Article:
9. Budget • Approach multiple funders if necessary to make up total project budget • Let them know who else you’ve approached for this project • Inform them when full or partial funding comes through • Always ask for a set amount and let them know how it will be spent • Itemise the budget – who is being paid for under “salaries” and for how long? • Attach quotes if applicable • Don’t ask for too much – or for too little!

  10. Supply requested information • Incomplete applications cannot be processed without information • They also waste your time and the foundation’s time • Foundations cannot just operate on trust • Trustees have a duty to ensure the funds are being used appropriately • Allowing enough time for your application to be looked at means that you have a chance to rework it if requested

  11. Know your tax status • Most foundations legally must fund certain types of organisation • Some must fund only TCC (tax concession charity) or DGR (deductible gift recipient) and some must fund organisations with both endorsements • You must supply your notification(s) of endorsement • There are two types of DGR – DGR 1 and DGR 2, or “doing” and “giving” DGR – most foundations can only fund DGR 1 • There is information on your notification which is not available on the Australian Business Register (so don’t just print & send your ABR entry) • Ensure your notifications are filed somewhere accessible

  12. Focus on impact • The important thing to the foundations is that the work goes ahead and succeeds • Show both numbers (how many helped) and less concrete results (changes in attitude or behaviour) • How will you show you’ve made a difference? • How will you share any knowledge that has come out of this project? • Foundations need you to do the work as much as you need them to supply the money • It’s the work you will carry out as a result that counts! • It is the results of your work that is important to the funder – not your career or your organisation

  13. Elements of an Application • Cover Page • Summary • Organisation Details • Issue/Need Background • Project Description • Budget • Attachments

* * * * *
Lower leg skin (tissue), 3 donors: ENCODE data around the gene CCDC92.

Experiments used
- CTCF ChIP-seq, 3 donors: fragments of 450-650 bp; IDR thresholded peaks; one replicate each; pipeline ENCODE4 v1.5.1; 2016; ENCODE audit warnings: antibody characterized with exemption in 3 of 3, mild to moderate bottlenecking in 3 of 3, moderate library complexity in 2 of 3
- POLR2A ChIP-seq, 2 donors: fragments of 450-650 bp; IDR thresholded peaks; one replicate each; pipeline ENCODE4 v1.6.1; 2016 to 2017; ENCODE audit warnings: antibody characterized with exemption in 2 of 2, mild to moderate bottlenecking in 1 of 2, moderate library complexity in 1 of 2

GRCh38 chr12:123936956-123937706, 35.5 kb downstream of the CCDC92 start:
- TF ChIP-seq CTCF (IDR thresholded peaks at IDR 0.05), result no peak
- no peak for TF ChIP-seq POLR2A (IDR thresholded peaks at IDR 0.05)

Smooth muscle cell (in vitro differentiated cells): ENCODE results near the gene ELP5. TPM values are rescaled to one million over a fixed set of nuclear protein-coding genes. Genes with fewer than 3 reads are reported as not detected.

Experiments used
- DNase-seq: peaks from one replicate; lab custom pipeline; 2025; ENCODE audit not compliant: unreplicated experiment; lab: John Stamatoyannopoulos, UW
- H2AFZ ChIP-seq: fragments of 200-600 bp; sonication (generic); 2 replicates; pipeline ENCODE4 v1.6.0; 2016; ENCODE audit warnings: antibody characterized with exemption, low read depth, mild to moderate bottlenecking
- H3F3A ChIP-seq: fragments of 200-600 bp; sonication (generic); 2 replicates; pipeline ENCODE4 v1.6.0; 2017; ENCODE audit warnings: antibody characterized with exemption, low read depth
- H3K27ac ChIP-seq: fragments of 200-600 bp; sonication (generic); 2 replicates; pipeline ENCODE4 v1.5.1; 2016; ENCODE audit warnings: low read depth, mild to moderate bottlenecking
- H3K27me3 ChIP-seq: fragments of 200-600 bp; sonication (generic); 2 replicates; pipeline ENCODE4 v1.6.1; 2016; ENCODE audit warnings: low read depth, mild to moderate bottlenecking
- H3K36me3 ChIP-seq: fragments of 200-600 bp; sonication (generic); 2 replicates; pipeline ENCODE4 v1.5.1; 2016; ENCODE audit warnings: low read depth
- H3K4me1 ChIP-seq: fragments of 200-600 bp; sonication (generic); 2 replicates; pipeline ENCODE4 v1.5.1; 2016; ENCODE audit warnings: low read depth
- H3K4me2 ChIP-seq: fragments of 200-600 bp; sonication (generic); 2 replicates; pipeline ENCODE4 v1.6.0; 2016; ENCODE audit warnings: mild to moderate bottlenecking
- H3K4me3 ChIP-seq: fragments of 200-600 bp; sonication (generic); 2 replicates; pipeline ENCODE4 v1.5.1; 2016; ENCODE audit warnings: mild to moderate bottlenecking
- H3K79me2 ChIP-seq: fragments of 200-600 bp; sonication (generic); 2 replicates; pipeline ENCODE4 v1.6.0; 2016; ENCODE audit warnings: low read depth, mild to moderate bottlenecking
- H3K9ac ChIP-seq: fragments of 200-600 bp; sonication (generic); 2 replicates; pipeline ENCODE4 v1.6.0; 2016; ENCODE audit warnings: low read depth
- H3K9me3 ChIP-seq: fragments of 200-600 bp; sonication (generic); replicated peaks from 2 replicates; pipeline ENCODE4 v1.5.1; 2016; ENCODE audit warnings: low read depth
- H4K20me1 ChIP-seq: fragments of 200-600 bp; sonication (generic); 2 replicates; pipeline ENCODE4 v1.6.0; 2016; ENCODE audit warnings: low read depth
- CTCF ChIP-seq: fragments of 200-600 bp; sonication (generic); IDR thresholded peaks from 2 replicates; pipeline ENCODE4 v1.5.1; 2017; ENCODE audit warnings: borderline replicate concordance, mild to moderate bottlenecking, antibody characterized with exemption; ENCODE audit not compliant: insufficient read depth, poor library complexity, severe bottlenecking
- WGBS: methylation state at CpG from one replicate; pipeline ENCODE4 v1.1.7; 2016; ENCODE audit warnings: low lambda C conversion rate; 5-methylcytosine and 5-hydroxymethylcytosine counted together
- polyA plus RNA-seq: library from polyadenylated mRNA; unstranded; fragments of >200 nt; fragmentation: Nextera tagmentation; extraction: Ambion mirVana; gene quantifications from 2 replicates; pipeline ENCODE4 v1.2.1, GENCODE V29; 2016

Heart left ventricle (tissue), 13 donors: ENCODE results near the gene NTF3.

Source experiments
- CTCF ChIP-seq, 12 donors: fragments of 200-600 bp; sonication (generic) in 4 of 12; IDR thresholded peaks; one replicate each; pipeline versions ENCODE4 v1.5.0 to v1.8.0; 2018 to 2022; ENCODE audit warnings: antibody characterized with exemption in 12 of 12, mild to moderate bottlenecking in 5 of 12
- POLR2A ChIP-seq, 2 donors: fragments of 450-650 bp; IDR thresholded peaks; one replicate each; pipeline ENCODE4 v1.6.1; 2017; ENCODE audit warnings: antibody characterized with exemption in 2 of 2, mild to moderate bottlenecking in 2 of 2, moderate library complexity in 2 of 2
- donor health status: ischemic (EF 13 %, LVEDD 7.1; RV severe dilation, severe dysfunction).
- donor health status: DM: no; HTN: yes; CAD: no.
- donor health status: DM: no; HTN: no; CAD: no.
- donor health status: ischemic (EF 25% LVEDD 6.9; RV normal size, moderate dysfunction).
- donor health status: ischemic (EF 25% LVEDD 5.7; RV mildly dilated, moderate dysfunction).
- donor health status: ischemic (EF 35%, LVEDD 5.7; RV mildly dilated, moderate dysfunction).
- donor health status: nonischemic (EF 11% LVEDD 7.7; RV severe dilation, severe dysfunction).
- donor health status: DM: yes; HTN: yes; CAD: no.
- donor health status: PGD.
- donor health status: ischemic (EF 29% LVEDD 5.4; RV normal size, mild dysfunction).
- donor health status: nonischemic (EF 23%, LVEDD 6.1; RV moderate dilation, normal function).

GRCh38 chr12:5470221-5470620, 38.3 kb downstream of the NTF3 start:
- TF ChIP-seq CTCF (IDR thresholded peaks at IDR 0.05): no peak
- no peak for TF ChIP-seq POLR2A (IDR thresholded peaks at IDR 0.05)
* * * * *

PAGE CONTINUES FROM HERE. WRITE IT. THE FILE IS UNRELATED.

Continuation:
14. Cover Page • Name of your organisation • Contact details and a contact name • Name of grantmaker applied to • Amount requested • Reason requested (title of project)

  15. Summary/Abstract • A single paragraph (less than 200 words) • Sums up the whole submission in a single paragraph • A useful exercise in brevity and expression • An important part of the submission; the attention-grabber

  16. Organisation • Mission statement • Brief outline of your department’s work • Brief outline of your expertise • Annual report/financials (attachment) • Legal structure • Board membership (attachment)

  17. Issue/Need Background • Why does the work need doing? • What is the problem you are trying to solve – or the situation you’re trying to create? • Is there evidence to back up your claim? • What is the catchment area you’re working in?

  18. Project Outline • What are you proposing to do? • What actions will take place as a direct result of you getting this funding? • What is the time frame? • Who will be in charge? • What will the impact be – and how will you measure and demonstrate it?

  19. Budget • Detailed and itemised • Include quotes if applicable • Always list other sources of funding – approached and confirmed • Inform when partial/full funding comes through • Be sure you have asked for enough to do the project!

  20. Contact Information Level 10, 530 Collins St Melbourne Victoria 3000 Australia Tel (61 3) 9620 0200 Fax (61 3) 9620 0199 pa@philanthropy.org.au www.philanthropy.org.au Assn. No. A0014980T ABN 79 578 875 531